High Court ~ ‘Members of Australian Parliaments have a duty to act ‘in the public interest’; they have a ‘fundamental obligation’ to ‘serve’;

Justice Keane reached similar conclusions and quoted28 more fully the statement of Justice Isaacs in The King v. Boston: The fundamental obligation of a member in relation to the Parliament of which he is a constituent unit still subsists as essentially as at any period of our history. That fundamental obligation ... is the duty to serve and, in serving, to act with fidelity and with a single-mindedness for the welfare of the community. (emphasis in original)

The judgments in the High Court indicate that Members of Australian Parliaments have a duty to act ‘in the public interest’; that they have a ‘fundamental obligation’ to ‘serve’; that they should act ‘with fidelity with a single-mindedness for the welfare of the community’; that they are obliged ‘to act according to good conscience, uninfluenced by other considerations, especially personal financial considerations’; that they should avoid putting ‘themselves in a position where their duty to the people they represent and their own personal interests may conflict’.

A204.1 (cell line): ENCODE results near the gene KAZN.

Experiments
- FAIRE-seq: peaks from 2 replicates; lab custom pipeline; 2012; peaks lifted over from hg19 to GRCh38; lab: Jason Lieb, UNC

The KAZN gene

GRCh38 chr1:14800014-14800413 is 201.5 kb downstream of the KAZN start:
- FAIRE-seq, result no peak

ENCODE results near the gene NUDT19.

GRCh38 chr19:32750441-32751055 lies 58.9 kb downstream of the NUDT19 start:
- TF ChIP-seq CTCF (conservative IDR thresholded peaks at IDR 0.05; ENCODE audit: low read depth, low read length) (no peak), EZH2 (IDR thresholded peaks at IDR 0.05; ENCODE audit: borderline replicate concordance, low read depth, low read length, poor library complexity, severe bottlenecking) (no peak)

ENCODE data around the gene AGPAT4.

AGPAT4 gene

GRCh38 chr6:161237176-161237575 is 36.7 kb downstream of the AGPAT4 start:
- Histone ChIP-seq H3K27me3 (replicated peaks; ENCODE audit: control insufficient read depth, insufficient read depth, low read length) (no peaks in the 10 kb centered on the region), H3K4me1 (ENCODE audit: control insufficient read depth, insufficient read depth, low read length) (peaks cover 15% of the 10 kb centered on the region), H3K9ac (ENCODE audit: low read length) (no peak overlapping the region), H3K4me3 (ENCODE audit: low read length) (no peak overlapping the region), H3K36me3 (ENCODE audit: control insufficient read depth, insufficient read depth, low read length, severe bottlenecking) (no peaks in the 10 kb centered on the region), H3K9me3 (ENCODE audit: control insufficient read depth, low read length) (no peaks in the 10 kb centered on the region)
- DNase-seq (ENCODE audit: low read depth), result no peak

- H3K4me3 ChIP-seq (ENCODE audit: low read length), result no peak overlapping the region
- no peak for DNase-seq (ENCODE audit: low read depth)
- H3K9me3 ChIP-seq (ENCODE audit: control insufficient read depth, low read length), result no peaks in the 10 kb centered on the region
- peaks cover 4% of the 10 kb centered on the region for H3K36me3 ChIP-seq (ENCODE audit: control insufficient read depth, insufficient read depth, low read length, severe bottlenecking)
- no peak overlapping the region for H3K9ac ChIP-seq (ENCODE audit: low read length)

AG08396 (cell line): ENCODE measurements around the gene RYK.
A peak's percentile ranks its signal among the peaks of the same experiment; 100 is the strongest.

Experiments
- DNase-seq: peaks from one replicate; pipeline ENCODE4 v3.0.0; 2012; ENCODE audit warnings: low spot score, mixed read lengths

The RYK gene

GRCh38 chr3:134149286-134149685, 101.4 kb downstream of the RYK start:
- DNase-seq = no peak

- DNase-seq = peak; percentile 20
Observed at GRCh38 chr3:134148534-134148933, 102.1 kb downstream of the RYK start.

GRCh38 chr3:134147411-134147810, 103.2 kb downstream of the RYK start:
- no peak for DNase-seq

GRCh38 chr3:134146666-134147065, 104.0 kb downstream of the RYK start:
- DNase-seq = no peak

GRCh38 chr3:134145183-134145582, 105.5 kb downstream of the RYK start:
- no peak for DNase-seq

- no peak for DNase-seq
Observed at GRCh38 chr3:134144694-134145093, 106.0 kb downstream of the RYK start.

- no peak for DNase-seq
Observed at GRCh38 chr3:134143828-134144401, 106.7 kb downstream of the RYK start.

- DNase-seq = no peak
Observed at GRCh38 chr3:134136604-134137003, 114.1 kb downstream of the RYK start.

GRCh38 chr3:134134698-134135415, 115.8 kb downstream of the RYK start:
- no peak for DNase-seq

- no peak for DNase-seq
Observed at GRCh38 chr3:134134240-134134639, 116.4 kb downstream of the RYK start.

KING V BOSTON

 


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